“Sudan’s territories stretch over 750 kilometers on the Red Sea coast, located in the east of the country. This means that the eastern region has great access to the Red Sea — a location that is seen as one of the most important waterways in the global trade movement,” Nayer explained.
“The eastern region is not only central for Khartoum but for other Sudanese states as it represents a commercial passage for several neighboring countries that do not have seaports such as South Sudan, Chad and Central Africa, all of which depend on Sudanese ports,” he said.
Nayer continued, “The transitional government should have taken the initiative to solve the crisis from the very beginning instead of stalling. The continuation of the crisis in eastern Sudan may further complicate the country’s political, security and economic scene.”
He noted, “Khartoum’s trade exchange through the eastern region amounts to $11 billion annually. The Sudanese Finance Ministry depends on seaports’ revenues as one of the most important sources of national income for the general budget. Therefore, it is surprising to see the government stalling in addressing the crisis there.”
Commenting on talks about using alternative ports, Nayer said, “No alternative ports will be as efficient as east Sudan’s seaports, which don’t only serve Khartoum but also neighboring landlocked countries.”
He stressed that the transitional government made a grave mistake by appointing a regional governor in Darfur and not for the rest of Sudan.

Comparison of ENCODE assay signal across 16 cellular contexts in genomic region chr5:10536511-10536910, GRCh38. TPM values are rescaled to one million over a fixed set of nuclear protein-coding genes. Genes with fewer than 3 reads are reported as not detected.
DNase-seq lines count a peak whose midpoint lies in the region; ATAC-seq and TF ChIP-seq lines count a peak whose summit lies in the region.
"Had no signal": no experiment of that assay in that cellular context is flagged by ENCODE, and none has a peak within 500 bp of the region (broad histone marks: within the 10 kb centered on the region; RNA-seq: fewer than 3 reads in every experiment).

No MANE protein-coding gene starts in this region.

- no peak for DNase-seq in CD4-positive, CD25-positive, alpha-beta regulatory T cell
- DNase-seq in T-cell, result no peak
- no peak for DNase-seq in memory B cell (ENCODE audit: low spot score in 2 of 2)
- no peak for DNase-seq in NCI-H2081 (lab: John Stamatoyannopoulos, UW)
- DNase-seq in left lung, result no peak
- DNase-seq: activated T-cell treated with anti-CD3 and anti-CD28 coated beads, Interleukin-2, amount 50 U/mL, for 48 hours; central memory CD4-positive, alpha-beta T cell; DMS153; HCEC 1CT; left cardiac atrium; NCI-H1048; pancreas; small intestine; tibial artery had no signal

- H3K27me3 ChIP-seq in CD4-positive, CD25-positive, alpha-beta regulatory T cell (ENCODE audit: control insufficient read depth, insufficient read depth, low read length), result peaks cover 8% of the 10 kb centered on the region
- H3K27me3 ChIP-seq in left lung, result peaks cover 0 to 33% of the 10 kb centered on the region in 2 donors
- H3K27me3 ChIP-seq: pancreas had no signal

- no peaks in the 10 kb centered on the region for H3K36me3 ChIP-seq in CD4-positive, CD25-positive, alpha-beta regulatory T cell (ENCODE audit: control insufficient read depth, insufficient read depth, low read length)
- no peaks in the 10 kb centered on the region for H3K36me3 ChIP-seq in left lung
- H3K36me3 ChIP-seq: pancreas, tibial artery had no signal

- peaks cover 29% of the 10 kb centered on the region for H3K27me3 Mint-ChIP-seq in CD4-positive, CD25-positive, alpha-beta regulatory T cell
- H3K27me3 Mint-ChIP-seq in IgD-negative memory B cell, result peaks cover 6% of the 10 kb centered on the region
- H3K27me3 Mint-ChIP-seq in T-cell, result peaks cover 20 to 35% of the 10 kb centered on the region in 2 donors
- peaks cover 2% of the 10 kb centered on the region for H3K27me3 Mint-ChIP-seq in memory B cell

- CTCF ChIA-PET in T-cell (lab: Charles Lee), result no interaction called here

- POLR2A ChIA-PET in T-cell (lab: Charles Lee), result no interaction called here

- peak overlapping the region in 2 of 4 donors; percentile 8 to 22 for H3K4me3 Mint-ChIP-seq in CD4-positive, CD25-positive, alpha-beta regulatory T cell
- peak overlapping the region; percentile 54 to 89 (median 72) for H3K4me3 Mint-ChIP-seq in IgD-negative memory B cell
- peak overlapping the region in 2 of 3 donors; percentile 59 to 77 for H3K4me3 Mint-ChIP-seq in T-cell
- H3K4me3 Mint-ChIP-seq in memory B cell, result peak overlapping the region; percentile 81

“The current government has also been preoccupied with major issues, overlooking the need to provide a decent life for citizens. This government must be dissolved and replaced by a technocratic government with no affiliations to any political parties, whose mission would be to provide a decent life for the Sudanese people, paving the way for free and fair elections and transiting the country toward a democratic rule,” he added.
In televised statements on Oct. 15, Prime Minister Hamdok announced that an international conference would be held soon to address the crisis in eastern Sudan.
He added that economic and social support is necessary for the eastern region, stressing that eastern Sudan has been marginalized for decades.
Gen. Abdel Fattah Abdelrahman al-Burhan, chairman of the Sovereignty Council of Sudan, called on Hamdok to dissolve the transitional government and form a new one.
But Hamdok rejected this request, and hundreds of Sudanese protested on Oct. 17 in front of the presidential palace demanding the dissolution of the government.
In a press statement on Oct. 11, the National Chamber of Importers in Sudan announced the closure of the eastern region has cost $65 million per day.
The chamber’s head, Shehab al-Din al-Tayeb, warned of more huge losses due to damage to exported and imported goods, some of which are expired. He added that there are around 3,000 trucks completely stopped on the national highway, causing losses up to $2 million per day.